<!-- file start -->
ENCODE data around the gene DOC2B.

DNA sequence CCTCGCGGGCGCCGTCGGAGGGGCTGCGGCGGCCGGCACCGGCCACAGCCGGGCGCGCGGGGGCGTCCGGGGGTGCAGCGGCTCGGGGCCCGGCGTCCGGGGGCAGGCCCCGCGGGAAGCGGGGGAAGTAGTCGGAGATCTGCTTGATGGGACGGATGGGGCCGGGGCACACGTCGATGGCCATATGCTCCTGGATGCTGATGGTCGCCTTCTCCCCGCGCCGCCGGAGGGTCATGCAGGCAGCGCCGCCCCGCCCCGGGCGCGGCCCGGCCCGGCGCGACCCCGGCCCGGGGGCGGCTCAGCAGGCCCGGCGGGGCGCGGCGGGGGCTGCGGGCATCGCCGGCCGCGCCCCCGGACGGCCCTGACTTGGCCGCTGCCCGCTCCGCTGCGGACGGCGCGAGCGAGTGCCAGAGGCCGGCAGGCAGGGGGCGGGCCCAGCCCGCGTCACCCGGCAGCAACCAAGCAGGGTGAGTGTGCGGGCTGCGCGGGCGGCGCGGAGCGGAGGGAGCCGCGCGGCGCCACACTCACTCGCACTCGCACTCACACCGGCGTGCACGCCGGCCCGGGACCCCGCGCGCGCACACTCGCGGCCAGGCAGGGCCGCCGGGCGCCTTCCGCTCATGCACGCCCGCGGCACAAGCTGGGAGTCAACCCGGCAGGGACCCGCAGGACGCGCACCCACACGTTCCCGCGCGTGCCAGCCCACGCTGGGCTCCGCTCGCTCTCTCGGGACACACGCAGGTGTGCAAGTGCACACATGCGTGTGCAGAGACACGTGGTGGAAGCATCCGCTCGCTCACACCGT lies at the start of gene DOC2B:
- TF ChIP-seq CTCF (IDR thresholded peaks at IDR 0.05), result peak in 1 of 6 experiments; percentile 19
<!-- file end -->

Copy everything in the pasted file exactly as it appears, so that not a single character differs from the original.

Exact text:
ENCODE data around the gene DOC2B.

DNA sequence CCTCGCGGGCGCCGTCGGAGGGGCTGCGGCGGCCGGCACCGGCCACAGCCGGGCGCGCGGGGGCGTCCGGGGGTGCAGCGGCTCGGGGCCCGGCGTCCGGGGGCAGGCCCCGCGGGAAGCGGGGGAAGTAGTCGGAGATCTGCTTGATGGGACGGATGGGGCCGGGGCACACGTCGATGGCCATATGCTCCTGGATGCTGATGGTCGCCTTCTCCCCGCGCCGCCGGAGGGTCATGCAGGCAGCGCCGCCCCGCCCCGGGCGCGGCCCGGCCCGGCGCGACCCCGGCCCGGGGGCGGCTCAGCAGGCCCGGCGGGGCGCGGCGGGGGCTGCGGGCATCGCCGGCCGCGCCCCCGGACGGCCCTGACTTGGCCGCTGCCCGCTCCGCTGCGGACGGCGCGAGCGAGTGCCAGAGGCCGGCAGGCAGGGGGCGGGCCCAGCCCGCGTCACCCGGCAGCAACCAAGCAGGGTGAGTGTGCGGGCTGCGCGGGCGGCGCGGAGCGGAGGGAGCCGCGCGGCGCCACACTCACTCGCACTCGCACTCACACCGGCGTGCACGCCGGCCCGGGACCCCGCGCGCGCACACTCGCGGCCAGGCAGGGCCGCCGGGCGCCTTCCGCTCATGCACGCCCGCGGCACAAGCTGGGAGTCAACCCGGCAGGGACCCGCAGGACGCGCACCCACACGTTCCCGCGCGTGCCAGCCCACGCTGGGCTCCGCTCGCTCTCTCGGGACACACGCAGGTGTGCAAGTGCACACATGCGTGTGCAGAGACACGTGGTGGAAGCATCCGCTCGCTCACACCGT lies at the start of gene DOC2B:
- TF ChIP-seq CTCF (IDR thresholded peaks at IDR 0.05), result peak in 1 of 6 experiments; percentile 19